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Fukuyama Congenital Muscular Dystrophy
What is Fukuyama Congenital Muscular Dystrophy?
Fukuyama congenital muscular dystrophy (FCMD), also known as FKTN-related Walker-Warburg Syndrome, is an extremely severe inherited disorder that affects muscle, brain, and eye development. Individuals with this disorder will typically have severe eye and brain abnormalities that are present at birth, as well as seizures and intellectual disability that develop later in infancy. It causes progressive muscle wasting and muscle weakness very early in life. Children affected with this disorder will not typically survive past age 3. Currently, there is no cure for this disorder but medical surveillance and care may help to improve some symptoms and overall condition of life. FCMD is caused by pathogenic variants in the FKTN gene.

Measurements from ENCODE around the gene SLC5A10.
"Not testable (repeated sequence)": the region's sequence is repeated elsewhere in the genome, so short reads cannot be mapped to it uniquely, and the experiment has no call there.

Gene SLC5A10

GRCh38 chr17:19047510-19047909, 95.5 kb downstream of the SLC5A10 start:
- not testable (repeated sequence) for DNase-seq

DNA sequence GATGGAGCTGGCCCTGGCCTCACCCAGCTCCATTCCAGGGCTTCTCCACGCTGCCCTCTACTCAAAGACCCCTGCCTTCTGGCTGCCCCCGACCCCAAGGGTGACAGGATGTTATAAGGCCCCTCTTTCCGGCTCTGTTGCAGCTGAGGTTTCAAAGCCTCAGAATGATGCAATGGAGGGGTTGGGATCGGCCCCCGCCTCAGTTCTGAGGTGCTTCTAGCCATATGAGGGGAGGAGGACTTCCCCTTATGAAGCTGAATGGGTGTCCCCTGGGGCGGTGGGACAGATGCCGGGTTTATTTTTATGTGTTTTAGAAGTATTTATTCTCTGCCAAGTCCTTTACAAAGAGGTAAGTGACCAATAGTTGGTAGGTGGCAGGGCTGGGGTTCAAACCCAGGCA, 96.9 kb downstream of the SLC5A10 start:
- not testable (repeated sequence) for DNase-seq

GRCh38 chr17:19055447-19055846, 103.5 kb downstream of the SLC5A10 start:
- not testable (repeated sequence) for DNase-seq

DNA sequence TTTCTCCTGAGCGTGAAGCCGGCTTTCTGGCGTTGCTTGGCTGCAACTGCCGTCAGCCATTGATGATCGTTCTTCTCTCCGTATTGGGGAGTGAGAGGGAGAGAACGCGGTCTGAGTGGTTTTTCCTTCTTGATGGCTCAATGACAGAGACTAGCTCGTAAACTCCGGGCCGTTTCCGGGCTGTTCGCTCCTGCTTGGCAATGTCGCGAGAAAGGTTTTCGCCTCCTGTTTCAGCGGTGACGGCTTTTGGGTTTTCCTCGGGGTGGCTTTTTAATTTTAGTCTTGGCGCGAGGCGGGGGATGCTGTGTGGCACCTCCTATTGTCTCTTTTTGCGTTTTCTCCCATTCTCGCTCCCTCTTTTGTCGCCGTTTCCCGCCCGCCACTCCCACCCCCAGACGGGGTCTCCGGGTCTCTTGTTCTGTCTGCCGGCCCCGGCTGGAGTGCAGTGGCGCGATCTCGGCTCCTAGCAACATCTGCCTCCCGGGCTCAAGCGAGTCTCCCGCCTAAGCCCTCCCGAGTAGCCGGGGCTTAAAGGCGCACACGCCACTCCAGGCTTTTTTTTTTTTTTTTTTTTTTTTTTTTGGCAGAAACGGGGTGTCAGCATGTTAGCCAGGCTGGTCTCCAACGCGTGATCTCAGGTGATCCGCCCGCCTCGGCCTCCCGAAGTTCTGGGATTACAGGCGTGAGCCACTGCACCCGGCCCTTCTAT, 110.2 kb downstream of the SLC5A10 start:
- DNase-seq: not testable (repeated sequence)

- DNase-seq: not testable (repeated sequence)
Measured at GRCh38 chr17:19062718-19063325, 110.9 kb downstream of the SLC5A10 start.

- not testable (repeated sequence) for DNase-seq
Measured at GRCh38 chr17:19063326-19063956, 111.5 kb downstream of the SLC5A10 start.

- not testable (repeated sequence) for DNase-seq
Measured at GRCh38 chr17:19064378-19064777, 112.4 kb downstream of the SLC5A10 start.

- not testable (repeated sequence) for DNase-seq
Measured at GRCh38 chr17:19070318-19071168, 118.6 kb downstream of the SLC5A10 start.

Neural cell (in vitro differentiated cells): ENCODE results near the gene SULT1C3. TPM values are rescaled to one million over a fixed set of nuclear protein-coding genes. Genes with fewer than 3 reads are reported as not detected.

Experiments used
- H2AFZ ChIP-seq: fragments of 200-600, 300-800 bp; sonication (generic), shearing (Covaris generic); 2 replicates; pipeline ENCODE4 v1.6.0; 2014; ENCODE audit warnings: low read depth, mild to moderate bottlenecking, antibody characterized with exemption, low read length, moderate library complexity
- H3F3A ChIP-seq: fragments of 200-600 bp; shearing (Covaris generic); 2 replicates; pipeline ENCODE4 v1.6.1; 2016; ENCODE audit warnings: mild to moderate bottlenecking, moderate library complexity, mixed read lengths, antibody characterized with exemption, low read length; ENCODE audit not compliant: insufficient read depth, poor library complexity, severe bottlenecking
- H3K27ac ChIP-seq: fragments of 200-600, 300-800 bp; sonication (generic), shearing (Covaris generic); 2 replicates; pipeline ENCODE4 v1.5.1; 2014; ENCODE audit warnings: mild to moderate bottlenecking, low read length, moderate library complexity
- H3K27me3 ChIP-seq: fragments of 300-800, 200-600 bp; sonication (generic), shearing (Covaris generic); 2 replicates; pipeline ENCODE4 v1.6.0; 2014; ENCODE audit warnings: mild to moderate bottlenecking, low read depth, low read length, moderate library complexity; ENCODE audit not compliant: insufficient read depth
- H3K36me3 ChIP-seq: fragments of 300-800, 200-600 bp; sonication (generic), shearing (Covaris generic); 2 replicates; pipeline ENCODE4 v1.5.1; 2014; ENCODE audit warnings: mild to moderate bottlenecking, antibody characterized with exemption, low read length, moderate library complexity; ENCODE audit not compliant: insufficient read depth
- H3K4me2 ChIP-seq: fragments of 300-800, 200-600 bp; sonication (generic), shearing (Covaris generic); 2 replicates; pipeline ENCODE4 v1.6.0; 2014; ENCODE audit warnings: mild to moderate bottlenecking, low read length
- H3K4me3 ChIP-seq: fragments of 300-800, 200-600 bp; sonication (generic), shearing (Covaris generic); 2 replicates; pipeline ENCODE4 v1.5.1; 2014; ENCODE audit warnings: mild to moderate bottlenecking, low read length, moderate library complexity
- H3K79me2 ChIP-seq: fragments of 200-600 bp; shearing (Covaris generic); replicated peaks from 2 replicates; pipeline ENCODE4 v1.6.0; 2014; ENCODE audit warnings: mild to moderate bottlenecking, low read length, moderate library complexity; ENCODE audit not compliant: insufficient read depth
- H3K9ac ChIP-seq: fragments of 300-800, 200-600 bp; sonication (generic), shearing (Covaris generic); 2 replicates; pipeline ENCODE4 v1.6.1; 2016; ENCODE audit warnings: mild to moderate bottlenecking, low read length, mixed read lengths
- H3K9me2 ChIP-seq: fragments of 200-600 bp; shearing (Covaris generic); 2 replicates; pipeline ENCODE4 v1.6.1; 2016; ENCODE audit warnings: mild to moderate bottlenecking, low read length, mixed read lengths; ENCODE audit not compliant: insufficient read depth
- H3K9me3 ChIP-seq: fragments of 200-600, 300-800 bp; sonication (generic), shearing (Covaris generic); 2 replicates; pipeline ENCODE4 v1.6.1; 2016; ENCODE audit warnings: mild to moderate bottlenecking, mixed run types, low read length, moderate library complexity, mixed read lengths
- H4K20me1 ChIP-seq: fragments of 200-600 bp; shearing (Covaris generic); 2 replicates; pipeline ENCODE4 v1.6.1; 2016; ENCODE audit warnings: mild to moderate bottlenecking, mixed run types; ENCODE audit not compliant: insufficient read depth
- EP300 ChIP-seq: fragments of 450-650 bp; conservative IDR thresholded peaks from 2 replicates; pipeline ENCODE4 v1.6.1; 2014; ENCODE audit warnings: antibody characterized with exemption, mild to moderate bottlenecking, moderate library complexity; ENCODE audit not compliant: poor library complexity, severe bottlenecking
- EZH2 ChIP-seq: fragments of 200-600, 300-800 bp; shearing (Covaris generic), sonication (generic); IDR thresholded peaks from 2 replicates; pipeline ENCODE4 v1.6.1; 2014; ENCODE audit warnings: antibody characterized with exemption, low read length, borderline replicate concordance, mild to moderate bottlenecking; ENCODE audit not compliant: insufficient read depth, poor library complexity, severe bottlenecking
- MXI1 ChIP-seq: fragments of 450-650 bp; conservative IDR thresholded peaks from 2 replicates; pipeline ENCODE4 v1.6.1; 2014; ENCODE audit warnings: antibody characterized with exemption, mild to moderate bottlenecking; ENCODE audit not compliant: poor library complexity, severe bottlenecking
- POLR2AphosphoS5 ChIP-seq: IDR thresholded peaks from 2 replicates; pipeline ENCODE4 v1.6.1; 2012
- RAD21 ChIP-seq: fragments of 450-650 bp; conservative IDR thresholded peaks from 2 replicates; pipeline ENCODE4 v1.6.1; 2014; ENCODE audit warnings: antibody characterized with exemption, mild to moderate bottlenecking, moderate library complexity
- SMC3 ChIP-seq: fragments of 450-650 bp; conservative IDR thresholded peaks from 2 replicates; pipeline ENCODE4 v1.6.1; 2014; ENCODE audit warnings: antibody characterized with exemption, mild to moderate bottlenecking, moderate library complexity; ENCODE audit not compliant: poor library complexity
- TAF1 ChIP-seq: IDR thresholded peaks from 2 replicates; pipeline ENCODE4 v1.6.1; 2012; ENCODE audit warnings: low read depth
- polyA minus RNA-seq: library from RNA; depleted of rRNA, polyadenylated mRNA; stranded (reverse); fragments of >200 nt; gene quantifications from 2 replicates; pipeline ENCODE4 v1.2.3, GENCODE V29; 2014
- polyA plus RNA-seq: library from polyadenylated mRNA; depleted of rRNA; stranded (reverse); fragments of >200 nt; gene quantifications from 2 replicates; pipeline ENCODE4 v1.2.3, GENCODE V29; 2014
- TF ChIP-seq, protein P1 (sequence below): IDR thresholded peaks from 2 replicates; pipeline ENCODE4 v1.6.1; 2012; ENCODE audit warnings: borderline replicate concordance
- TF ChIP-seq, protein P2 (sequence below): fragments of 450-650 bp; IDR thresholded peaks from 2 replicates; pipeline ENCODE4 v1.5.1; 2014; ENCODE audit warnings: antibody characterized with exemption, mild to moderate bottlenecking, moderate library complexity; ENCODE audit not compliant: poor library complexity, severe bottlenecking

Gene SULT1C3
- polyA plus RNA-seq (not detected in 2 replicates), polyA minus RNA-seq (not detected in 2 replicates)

How is Fukuyama Congenital Muscular Dystrophy inherited?
FCMD is inherited in an autosomal recessive manner. This type of inheritance requires the presence of two copies of a pathogenic variant in the gene for a person to have the genetic disease. Both parents must be carriers of a pathogenic variant in the gene in order to be at risk to have an affected child. The child must inherit a pathogenic variant from each carrier parent in order to be affected. There is a 1 in 4 chance that a baby will inherit two mutated copies of the gene and be affected when both parents are carriers.
What does it mean to be a carrier?
There are generally no signs or symptoms associated with being a carrier for FCMD. However, the risk to have a child affected with FCMD is increased. Testing of reproductive partners is recommended for carriers of FCMD.
How common is Fukuyama Congenital Muscular Dystrophy?
Walker-Warburg Syndrome affects 1 in 60,500 newborns worldwide. FKTN-related WWS is more common in the Ashkenazi Jewish population.
What is analysed?
Full gene sequencing
|Ethnicity||Detection Rate||Carrier Frequency|
|General Population||92%||1 in 500|